Dermoscopy (dermatoscopy, surface microscopy, epiluminescence microscopy) is a technique that uses a hand-held magnifying device combined with either the application of a liquid between the transparent plate of the device and the skin, or the use of cross-polarised light. This technique allows the visualisation of diagnostic features of pigmented skin lesions that are not seen with the naked eye.
Summary of systematic review results
Meta-analyses performed on studies in a variety of clinical and experimental settings have shown that using dermoscopy improves diagnostic accuracy for melanoma. From a meta-analysis of nine level II diagnostic studies subject to varying degrees of verification bias performed prospectively in a clinical setting the diagnostic accuracy for melanoma, as expressed by the relative diagnostic odds ratio, was 15.6 (95% CI 2.9–83.7) times higher for dermoscopy compared with naked eye (clinical) examination. Importantly, the meta-analysis was restricted to studies that directly compared the two methods within each study. Sensitivity of dermoscopy was 18% (95% CI 9%–27%; P=0.002) higher than for naked eye examination, but there was no evidence of an effect on specificity (9% higher for dermoscopy; P=0.18). Subsequent to this meta-analysis one level II study has been published in a primary care setting showing results consistent with the meta-analysis (42% increase in sensitivity and 5% increase in specificity with dermoscopy compared to naked eye). However, there was a significant improvement in the confidence of diagnosis of both true melanoma (17% increase) and true non-melanoma (16% increase) with dermoscopy. In a further randomized clinical trial in primary care of both pigmented and non-pigmented lesions the odds ratio for a correct diagnosis in the dermoscopy compared to naked eye group was 1.51 (95% CI:0.96-2.37, p=0.07). Again, consistent with the meta-analysis, the effect was greater for the diagnosis of melanoma (61.5% sensitivity using dermoscopy versus 22.2% for naked-eye).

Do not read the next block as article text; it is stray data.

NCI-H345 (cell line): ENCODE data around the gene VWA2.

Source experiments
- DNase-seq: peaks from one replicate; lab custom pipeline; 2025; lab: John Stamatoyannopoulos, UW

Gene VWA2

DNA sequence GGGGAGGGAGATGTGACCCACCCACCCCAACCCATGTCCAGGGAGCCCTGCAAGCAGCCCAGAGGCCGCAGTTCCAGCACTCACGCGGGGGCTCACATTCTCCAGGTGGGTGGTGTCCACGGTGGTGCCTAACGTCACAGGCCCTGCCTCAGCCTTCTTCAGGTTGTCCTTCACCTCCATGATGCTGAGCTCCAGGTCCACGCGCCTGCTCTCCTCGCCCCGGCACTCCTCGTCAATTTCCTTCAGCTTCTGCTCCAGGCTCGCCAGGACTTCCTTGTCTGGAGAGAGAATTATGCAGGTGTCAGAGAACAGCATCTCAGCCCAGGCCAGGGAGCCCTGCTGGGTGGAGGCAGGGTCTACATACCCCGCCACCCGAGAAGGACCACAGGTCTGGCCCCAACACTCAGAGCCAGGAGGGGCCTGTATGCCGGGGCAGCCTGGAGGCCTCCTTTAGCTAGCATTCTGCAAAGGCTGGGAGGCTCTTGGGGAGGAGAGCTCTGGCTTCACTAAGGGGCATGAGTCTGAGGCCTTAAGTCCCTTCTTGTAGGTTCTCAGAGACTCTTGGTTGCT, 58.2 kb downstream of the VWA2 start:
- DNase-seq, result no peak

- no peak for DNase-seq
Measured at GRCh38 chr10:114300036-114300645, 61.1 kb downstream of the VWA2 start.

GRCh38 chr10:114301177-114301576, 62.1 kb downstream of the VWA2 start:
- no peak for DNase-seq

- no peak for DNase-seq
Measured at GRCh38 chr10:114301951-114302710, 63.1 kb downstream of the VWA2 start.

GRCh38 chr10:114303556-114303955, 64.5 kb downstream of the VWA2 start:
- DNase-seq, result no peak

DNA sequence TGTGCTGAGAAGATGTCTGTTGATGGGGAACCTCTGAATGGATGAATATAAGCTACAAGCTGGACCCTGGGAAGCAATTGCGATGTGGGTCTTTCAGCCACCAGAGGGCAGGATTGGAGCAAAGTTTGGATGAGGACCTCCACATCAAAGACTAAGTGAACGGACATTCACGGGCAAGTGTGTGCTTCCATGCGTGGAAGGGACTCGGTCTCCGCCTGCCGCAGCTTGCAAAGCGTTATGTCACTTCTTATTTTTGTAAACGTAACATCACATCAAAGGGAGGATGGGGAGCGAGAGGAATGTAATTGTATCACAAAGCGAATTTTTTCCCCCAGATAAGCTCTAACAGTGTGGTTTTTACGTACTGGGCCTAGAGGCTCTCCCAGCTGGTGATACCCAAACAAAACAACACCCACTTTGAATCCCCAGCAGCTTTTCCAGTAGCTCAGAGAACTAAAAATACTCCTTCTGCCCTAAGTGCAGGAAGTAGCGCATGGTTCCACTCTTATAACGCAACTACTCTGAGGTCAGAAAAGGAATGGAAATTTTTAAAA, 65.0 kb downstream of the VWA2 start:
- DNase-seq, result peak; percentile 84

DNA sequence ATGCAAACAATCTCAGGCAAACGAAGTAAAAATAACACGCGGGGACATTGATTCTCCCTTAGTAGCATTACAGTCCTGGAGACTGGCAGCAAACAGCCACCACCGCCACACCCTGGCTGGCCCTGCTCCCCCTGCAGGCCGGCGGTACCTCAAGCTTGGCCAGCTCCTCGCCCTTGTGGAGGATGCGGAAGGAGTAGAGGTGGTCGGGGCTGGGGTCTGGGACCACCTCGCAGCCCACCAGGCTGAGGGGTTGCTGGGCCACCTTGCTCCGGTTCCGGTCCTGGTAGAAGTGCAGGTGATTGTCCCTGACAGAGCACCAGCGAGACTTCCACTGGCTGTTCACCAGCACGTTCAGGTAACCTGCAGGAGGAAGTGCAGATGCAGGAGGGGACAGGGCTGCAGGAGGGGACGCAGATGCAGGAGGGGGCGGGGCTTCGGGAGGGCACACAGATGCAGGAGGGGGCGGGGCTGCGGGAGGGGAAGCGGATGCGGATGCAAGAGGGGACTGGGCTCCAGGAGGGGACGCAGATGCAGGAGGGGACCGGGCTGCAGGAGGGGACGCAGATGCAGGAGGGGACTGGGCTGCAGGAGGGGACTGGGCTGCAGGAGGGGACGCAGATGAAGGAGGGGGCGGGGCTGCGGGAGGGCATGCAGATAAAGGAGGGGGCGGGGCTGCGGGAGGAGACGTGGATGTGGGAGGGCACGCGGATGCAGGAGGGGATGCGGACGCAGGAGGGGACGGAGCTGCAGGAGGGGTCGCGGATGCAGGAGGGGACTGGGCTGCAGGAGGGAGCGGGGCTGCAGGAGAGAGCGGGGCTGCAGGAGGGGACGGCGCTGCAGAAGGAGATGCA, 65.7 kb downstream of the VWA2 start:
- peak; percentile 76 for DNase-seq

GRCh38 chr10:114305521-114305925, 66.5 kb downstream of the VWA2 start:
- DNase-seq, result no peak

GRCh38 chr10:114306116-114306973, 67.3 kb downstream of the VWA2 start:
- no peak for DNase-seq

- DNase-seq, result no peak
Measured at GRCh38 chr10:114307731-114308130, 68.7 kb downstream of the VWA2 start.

Specificity can also be examined by its effect on excision rates of benign lesions, which was not addressed in the meta-analysis. Two such studies suggest reduced rates of excision of benign lesions using dermoscopy (reduced benign to malignant ratio of excised lesions and reduction of patients referred to biopsy) and provide indirect evidence for improved specificity in a specialist setting. The addition of dermoscopy to naked eye (clinical) examination has also been shown to reduce excisions of benign pigmented lesions in high-risk patients in a specialist setting and routinely managed pigmented lesions in primary care.
While there are fewer studies on dermoscopy in primary care (general practice), all five that were undertaken in this context (one study with both general practitioners and inexperienced specialists or trainees) show a consistently improved sensitivity for the diagnosis of melanoma or the identification of suspicious lesions requiring biopsy. It should be noted that all the studies cited were undertaken by clinicians with some training in dermoscopy (restricted to lectures or reading material in some studies). For this reason, and based on other evidence where lack of training can lead to a reduction of diagnostic accuracy some formal training in dermoscopy is required to achieve improvement in diagnostic accuracy.
Dermoscopy can also identify diagnostic features in non-pigmented (amelanotic) lesions.
Evidence summary and recommendations
|From a meta-analysis of nine level II studies prospectively performed in a clinical setting, the diagnostic accuracy for melanoma, as expressed by the relative diagnostic odds ratio, was 15.6 times higher for dermoscopy compared with naked eye examination. Sensitivity of dermoscopy was 18% (95% CI 9%–27%; P=0.002) higher than for eye examination, but there was no evidence of an effect on specificity. Two subsequent level II studies showed results consistent with the larger meta-analysis.+||I, II||, , , , , , , , , , , , |
|Dermoscopy has been shown to reduce the benign:malignant ratio of excised melanocytic lesions and reduce the number of patients referred for biopsy in both specialists and primary care.+||II||, , , |
+The studies were classified as III-2 according the NHMRC 2009 levels and grade of evidence. Using the Grade approach, the studies were then upgraded to level II if the only criteria not meeting level II was the pathologist was not blinded to clinical information of the patient/lesion since it is established that clinical information is required for an accurate pathological diagnosis of melanocytic lesions.
|Clinicians who are performing skin examinations for the purpose of detecting skin cancer should be trained in and use dermoscopy.||A|
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